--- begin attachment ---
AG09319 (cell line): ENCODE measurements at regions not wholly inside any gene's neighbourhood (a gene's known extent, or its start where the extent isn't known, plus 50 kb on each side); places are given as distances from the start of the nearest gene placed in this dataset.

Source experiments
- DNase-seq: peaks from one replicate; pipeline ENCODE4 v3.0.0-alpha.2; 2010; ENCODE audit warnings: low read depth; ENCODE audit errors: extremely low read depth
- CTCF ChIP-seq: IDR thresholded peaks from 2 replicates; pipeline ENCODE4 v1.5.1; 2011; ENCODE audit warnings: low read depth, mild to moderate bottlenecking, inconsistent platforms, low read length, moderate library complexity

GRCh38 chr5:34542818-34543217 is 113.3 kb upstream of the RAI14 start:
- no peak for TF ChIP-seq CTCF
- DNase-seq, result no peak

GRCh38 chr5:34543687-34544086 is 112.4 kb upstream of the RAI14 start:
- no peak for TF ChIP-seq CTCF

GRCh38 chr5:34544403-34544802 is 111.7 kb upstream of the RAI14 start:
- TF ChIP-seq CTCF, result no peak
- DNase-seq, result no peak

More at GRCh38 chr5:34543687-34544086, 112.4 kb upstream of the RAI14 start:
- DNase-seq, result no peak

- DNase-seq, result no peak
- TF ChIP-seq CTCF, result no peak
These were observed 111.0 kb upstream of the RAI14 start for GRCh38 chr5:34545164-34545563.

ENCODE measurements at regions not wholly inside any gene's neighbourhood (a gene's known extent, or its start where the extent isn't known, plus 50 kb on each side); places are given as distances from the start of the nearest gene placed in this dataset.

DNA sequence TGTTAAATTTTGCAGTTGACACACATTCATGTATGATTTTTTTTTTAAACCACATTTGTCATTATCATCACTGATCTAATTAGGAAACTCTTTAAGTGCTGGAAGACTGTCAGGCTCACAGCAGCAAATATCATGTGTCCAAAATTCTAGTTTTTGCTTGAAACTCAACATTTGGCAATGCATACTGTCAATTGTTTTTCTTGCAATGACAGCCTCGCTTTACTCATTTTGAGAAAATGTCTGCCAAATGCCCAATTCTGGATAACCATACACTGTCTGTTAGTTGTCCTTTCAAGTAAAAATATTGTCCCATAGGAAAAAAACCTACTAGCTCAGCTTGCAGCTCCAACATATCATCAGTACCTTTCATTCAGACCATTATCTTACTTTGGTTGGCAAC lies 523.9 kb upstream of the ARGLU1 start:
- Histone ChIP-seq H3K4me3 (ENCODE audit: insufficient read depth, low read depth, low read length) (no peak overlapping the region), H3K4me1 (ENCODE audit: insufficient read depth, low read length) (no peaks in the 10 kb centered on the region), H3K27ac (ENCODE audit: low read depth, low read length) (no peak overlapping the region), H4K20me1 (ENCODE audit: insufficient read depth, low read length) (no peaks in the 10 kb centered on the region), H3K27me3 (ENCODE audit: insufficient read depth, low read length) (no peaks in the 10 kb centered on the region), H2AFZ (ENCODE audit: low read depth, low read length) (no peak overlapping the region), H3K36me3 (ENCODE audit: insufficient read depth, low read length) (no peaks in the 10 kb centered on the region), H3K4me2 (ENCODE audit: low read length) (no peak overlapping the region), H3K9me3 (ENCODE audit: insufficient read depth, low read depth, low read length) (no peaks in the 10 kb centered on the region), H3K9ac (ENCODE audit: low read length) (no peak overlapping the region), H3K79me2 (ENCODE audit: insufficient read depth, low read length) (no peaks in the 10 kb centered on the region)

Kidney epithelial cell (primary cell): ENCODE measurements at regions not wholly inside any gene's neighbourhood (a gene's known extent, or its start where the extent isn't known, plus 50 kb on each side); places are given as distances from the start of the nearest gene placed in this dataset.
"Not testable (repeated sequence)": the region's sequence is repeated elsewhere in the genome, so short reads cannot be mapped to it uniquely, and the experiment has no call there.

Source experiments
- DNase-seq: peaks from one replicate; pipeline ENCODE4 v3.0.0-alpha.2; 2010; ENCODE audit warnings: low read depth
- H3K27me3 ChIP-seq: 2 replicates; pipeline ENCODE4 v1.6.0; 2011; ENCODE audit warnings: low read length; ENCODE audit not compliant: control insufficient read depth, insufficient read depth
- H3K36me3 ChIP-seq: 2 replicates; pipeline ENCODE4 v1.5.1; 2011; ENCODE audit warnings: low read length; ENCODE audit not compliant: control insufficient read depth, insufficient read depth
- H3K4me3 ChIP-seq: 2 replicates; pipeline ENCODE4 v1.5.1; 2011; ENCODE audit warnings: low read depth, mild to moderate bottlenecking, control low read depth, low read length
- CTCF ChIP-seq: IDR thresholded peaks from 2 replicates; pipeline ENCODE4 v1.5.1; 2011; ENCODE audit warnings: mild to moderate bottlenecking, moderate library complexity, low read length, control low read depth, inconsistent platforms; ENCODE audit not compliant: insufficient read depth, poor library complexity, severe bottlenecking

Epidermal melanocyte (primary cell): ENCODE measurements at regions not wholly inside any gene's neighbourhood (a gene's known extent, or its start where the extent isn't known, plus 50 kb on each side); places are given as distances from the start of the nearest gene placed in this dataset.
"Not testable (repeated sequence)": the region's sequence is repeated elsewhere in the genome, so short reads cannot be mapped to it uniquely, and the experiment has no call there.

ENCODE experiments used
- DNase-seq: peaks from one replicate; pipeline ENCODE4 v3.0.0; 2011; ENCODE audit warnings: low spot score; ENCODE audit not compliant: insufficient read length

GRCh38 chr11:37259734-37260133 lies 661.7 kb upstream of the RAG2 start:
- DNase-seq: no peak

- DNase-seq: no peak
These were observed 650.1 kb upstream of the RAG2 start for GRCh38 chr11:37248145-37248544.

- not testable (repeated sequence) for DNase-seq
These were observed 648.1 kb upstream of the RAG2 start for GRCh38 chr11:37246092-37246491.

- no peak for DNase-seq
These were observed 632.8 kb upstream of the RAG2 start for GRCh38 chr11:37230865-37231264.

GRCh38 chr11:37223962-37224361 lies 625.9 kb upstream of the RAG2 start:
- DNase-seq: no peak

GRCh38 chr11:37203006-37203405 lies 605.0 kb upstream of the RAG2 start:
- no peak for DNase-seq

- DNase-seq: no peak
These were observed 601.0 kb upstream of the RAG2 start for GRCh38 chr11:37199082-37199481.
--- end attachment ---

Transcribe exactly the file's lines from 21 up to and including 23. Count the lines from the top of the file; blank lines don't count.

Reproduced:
Kidney epithelial cell (primary cell): ENCODE measurements at regions not wholly inside any gene's neighbourhood (a gene's known extent, or its start where the extent isn't known, plus 50 kb on each side); places are given as distances from the start of the nearest gene placed in this dataset.
"Not testable (repeated sequence)": the region's sequence is repeated elsewhere in the genome, so short reads cannot be mapped to it uniquely, and the experiment has no call there.

Source experiments